A young reporter is determined to discover the reason behind her niece's sudden, violent death. But, some secrets go viral once they are let out.

Beetlejuice- Okay, so this one really isn't scary, but it's just a great movie that's damn fun to watch and it reminds us why we go looking for frights on October nights. You can't beat this cast: Alec Baldwin. Michael Keaton, Geena Davis, Winona Ryder, Catherine O'Hara and Jeffrey Jones. Helmed by Tim Burton, Beetljuice is the perfect mix of funny, scary and heartfelt.

A recently-deceased, young, country couple find themselves having to share their home with odious city-dwellers. They seek a way to drive them out, but their desperate measures begin to interfere with the kinship they feel with the new family's Goth teenage daughter.

Wednesday, October 6, 2010

The Doctor is in

I've got two online courses and weddings, showers, parties and other such happy time-consuming things going on in my life. This is reducing the time in which I can sit on my couch and blog. I'll have to start mobile blogging during my lunch hours to get caught up.

Doctor Zhivago is one of those movies that I felt like if I didn't see it, I would be missing out on this huge cultural icon, like Gone with the Wind or Lawrence of Arabia. These films are epics, they're truly larger than life. They can only be described with words like sweeping, lavish, classic, and grand. They are big in every sense of the word, and they are long. Doctor Zhivago has a 197 minute running time. However, I cut this down by doing something borderline sacrilegious: I skip the overture, intermission and entre act orchestrations. I know, I know, these movies are like operas and each character and theme has its own music and by skipping these things I miss out on the bigger picture. But, there are plenty of movies that achieve an operatic-like soundtrack without needing overtures and intermissions, Lord of the Rings (1) and Star Wars (4) come to mind as examples. So, if you can't quite carve out three and a half hours in which to watch Doctor Zhivago, skip the music bits. The story is strong enough to stand on its own.

Doctor Zhivago takes the story of the Russian communist revolution and uses the story of two star-crossed lovers to frame it. Yuri Zhivago, the titular rich young physician, and Lara, the working class girl. Fate brings them together and tears them apart time and again. In the meantime, they each live through the worst parts of the communist revolution. It is, at its heart, a story of how in a nation where people are forced to share everything, everyone loses everything they hold dear. It is incredibly romantic, but it's so much more than a romance movie.

The cinematography is what makes this movie a masterpiece. The emotion of each scene is told by the camera. My favorite example of this is the first opportunity Yuri sees to begin an affair with Lara. He is draped in shadow, his face obscured, while he makes his shameful proposition. Lara, surrounded by a halo of light, nobly refuses his invitation, even though she admits she admires him a great deal. The dialogue is subtle, and the acting is as well, so if it weren't for the use of light and camera angle the viewer might not notice the power of morality at play in the scene. There are also several scenes featuring the odious Viktor Komarovsky, and the tension is shown in the shadows and cramped spaces in which he always brings Lara.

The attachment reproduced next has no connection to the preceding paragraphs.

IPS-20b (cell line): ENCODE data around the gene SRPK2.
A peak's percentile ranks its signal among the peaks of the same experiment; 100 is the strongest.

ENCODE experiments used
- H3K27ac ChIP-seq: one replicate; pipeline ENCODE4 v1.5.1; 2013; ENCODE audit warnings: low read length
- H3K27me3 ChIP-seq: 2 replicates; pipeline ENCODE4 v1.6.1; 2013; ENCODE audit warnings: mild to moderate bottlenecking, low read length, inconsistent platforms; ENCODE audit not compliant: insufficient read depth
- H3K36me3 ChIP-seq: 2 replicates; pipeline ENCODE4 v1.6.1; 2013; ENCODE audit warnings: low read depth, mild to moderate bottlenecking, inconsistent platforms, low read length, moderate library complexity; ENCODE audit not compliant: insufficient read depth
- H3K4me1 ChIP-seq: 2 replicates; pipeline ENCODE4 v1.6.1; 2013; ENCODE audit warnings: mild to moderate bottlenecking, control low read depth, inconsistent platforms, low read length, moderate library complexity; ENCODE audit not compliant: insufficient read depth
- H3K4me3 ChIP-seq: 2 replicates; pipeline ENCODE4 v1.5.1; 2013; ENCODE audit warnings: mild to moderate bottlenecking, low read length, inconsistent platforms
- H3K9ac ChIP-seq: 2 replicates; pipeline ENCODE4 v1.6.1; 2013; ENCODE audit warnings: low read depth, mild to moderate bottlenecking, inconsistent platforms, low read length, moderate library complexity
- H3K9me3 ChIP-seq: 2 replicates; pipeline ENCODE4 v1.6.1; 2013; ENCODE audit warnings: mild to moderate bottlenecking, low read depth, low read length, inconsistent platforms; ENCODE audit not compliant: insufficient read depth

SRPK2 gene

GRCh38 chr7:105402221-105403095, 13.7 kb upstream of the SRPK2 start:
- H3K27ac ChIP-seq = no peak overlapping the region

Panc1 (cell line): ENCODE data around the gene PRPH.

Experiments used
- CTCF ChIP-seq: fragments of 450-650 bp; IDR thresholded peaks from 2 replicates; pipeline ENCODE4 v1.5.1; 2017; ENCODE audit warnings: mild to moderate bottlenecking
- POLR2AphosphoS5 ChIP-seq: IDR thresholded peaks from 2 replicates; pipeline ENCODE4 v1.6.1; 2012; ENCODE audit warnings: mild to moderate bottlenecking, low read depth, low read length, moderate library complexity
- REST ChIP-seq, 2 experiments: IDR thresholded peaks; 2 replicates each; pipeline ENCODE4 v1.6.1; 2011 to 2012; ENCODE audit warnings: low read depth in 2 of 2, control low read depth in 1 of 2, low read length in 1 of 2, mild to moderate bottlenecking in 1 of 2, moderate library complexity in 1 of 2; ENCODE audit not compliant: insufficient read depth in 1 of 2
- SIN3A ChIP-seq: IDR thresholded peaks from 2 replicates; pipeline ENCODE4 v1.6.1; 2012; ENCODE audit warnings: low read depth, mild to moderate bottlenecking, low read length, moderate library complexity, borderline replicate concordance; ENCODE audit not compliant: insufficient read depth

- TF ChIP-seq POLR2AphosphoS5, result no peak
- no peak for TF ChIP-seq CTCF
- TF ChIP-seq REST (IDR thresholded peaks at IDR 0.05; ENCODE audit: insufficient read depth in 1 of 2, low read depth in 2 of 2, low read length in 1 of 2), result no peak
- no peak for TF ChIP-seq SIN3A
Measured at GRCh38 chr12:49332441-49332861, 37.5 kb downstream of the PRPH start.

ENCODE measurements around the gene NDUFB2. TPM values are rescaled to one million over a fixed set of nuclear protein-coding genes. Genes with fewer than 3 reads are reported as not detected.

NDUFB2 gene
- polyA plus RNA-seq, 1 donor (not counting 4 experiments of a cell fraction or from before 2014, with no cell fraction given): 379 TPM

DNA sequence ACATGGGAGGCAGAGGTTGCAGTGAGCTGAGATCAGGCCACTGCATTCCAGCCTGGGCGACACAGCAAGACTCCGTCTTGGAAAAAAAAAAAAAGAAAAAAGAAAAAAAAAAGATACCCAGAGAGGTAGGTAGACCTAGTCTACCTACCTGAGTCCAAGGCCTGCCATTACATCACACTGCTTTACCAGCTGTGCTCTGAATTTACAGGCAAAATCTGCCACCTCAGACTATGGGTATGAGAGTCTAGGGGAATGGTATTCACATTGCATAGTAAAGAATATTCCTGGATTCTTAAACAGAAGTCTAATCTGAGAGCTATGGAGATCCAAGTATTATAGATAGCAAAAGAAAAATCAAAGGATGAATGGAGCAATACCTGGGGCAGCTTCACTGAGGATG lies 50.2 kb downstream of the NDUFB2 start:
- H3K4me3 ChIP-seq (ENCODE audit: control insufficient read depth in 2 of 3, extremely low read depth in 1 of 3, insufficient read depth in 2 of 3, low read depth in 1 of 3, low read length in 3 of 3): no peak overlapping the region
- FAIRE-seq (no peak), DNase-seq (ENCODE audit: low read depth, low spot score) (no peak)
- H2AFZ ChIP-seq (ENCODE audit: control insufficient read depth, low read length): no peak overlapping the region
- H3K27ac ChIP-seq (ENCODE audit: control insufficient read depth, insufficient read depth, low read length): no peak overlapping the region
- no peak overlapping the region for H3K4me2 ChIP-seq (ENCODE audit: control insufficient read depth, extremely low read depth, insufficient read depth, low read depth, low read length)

The costumes are accurate as possible, and flatter the actors without upstaging them. The makeup is the real costuming achievement in this film. The characters are shown to age. They reflect their nation as Russia becomes a shell of its former self. Poverty, fear and the ravages of time are shown on their faces with makeup.

The real stars are the sets and location. Russia herself is the silent character, and by showing the same places over and over again, changed by the revolution, slowly becoming more desolate and sad. The colorful flowers and blue skies seen in the happier times of Zhivago's life are replaced by gray streets and white snow.

The acting is just unbelievable. Not for one moment do you see any of the actors as anything else but their characters. Omar Sharif gives one of the best performances ever seen. If I had to rate performances in a top five, this is number two. The only performance I've seen that can top it is Peter O'Toole in Lawrence of Arabia. This isn't entirely surprising. After working together on Lawrence of Arabia, Omar Sharif teamed up with director David Lean to bring us Doctor Zhivago. Sharif originally wanted to play Pasha, but Lean cast him in the lead after Peter O'Toole passed on the role. Best twist of fate ever. Sharif gives a performance that spans a man's entire life and does it with a style that you just don't see anymore.
Julie Christie also astounds in playing Lara. She gives us a character that, in spite of all the hard knocks in her life, remains true and loving. Never bitter, never breaking down. Tom Courtenay is remarkable as Pasha. Courtenay shows the character's progression from an optimistic young man hungry for justice to a hardened war criminal who rules with an iron fist in a chilling and familiar way. If good people can become monsters, this is how it must happen.

The music really is amazing. It captures the scale of the story while still giving a feel of the individuals making up that story. There's no other way to describe the soundtrack, it's epic. It's operatic. It's the strong current in the ocean of this movie.

Doctor Zhivago is one for your bucket list. I'm so glad it was on mine. I'll never forget it.
Here's a little taste: